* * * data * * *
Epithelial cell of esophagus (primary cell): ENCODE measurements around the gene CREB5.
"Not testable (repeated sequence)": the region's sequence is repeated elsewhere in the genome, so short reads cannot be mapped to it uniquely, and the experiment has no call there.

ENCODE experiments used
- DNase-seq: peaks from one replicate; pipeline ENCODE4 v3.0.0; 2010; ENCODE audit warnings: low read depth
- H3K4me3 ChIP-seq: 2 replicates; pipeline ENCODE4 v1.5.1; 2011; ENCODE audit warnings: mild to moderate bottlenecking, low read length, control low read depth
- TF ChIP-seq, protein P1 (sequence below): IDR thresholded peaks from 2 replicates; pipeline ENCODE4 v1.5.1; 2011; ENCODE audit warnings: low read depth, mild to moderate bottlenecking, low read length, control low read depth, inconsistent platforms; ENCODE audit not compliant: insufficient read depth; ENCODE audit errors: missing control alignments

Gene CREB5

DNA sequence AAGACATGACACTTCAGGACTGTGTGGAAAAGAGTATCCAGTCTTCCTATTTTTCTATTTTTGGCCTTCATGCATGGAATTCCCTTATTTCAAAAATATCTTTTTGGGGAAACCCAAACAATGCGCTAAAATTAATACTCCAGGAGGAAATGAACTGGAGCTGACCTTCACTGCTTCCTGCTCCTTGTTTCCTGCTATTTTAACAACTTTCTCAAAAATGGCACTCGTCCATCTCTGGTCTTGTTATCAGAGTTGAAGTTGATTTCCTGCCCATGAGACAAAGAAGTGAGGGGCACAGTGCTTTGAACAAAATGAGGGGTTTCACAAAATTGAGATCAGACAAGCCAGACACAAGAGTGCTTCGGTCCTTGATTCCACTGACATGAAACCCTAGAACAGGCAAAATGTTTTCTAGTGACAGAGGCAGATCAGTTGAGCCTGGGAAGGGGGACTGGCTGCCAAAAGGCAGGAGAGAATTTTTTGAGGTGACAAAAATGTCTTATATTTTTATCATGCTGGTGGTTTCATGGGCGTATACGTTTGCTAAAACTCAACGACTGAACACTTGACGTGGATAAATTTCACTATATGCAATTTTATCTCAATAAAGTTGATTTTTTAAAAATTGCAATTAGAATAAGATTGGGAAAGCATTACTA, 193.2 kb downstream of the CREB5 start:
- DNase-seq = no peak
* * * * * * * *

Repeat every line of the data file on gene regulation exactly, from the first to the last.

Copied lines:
Epithelial cell of esophagus (primary cell): ENCODE measurements around the gene CREB5.
"Not testable (repeated sequence)": the region's sequence is repeated elsewhere in the genome, so short reads cannot be mapped to it uniquely, and the experiment has no call there.

ENCODE experiments used
- DNase-seq: peaks from one replicate; pipeline ENCODE4 v3.0.0; 2010; ENCODE audit warnings: low read depth
- H3K4me3 ChIP-seq: 2 replicates; pipeline ENCODE4 v1.5.1; 2011; ENCODE audit warnings: mild to moderate bottlenecking, low read length, control low read depth
- TF ChIP-seq, protein P1 (sequence below): IDR thresholded peaks from 2 replicates; pipeline ENCODE4 v1.5.1; 2011; ENCODE audit warnings: low read depth, mild to moderate bottlenecking, low read length, control low read depth, inconsistent platforms; ENCODE audit not compliant: insufficient read depth; ENCODE audit errors: missing control alignments

Gene CREB5

DNA sequence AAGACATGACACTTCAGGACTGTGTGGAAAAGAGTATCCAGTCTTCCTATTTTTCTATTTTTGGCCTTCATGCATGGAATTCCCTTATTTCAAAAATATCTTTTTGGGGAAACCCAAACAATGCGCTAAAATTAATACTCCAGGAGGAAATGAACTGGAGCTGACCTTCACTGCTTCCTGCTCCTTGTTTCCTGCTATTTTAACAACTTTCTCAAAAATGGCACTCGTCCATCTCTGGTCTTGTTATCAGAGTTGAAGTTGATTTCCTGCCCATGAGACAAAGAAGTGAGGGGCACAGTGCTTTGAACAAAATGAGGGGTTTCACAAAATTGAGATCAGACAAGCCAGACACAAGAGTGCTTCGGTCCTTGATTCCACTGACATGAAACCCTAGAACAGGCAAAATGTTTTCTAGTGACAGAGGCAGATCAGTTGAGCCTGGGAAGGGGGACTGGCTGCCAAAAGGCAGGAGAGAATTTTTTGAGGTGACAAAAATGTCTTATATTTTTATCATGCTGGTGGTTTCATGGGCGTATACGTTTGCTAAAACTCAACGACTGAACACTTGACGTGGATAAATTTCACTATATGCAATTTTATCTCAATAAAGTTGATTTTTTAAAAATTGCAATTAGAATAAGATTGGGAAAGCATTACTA, 193.2 kb downstream of the CREB5 start:
- DNase-seq = no peak